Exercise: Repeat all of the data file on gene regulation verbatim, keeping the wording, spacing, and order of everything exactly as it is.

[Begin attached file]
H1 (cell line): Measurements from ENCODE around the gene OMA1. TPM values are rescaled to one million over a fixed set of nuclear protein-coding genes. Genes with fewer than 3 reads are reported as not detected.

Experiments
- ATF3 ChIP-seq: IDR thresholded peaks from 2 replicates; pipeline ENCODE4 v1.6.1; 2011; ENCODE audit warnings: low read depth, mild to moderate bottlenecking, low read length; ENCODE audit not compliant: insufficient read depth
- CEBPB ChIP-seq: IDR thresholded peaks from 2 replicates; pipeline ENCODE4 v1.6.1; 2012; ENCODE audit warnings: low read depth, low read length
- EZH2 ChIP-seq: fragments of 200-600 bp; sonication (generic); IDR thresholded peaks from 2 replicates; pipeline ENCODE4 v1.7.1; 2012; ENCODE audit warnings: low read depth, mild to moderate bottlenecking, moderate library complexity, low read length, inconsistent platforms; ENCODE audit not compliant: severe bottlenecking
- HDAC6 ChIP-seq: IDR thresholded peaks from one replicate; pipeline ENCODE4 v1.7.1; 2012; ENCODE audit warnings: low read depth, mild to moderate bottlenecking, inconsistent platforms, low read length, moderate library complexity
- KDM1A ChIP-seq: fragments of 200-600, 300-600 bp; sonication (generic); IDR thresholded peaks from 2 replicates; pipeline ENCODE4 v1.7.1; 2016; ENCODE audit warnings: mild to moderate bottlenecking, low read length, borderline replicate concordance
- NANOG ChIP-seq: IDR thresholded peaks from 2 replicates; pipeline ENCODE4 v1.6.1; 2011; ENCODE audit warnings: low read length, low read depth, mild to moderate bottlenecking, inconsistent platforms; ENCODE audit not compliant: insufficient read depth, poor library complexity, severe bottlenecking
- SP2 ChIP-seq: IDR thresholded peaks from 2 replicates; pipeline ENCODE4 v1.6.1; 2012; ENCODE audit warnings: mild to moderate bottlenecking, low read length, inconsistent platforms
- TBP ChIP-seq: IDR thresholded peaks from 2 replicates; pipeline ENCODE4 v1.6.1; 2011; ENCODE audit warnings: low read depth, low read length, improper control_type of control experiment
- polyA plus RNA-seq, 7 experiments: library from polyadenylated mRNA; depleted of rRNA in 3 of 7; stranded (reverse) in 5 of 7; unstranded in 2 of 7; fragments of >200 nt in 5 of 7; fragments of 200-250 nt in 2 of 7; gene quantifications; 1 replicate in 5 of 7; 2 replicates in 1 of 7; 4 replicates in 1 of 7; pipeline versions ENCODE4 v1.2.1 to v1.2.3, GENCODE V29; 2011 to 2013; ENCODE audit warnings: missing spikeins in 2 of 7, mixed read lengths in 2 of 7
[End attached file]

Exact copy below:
H1 (cell line): Measurements from ENCODE around the gene OMA1. TPM values are rescaled to one million over a fixed set of nuclear protein-coding genes. Genes with fewer than 3 reads are reported as not detected.

Experiments
- ATF3 ChIP-seq: IDR thresholded peaks from 2 replicates; pipeline ENCODE4 v1.6.1; 2011; ENCODE audit warnings: low read depth, mild to moderate bottlenecking, low read length; ENCODE audit not compliant: insufficient read depth
- CEBPB ChIP-seq: IDR thresholded peaks from 2 replicates; pipeline ENCODE4 v1.6.1; 2012; ENCODE audit warnings: low read depth, low read length
- EZH2 ChIP-seq: fragments of 200-600 bp; sonication (generic); IDR thresholded peaks from 2 replicates; pipeline ENCODE4 v1.7.1; 2012; ENCODE audit warnings: low read depth, mild to moderate bottlenecking, moderate library complexity, low read length, inconsistent platforms; ENCODE audit not compliant: severe bottlenecking
- HDAC6 ChIP-seq: IDR thresholded peaks from one replicate; pipeline ENCODE4 v1.7.1; 2012; ENCODE audit warnings: low read depth, mild to moderate bottlenecking, inconsistent platforms, low read length, moderate library complexity
- KDM1A ChIP-seq: fragments of 200-600, 300-600 bp; sonication (generic); IDR thresholded peaks from 2 replicates; pipeline ENCODE4 v1.7.1; 2016; ENCODE audit warnings: mild to moderate bottlenecking, low read length, borderline replicate concordance
- NANOG ChIP-seq: IDR thresholded peaks from 2 replicates; pipeline ENCODE4 v1.6.1; 2011; ENCODE audit warnings: low read length, low read depth, mild to moderate bottlenecking, inconsistent platforms; ENCODE audit not compliant: insufficient read depth, poor library complexity, severe bottlenecking
- SP2 ChIP-seq: IDR thresholded peaks from 2 replicates; pipeline ENCODE4 v1.6.1; 2012; ENCODE audit warnings: mild to moderate bottlenecking, low read length, inconsistent platforms
- TBP ChIP-seq: IDR thresholded peaks from 2 replicates; pipeline ENCODE4 v1.6.1; 2011; ENCODE audit warnings: low read depth, low read length, improper control_type of control experiment
- polyA plus RNA-seq, 7 experiments: library from polyadenylated mRNA; depleted of rRNA in 3 of 7; stranded (reverse) in 5 of 7; unstranded in 2 of 7; fragments of >200 nt in 5 of 7; fragments of 200-250 nt in 2 of 7; gene quantifications; 1 replicate in 5 of 7; 2 replicates in 1 of 7; 4 replicates in 1 of 7; pipeline versions ENCODE4 v1.2.1 to v1.2.3, GENCODE V29; 2011 to 2013; ENCODE audit warnings: missing spikeins in 2 of 7, mixed read lengths in 2 of 7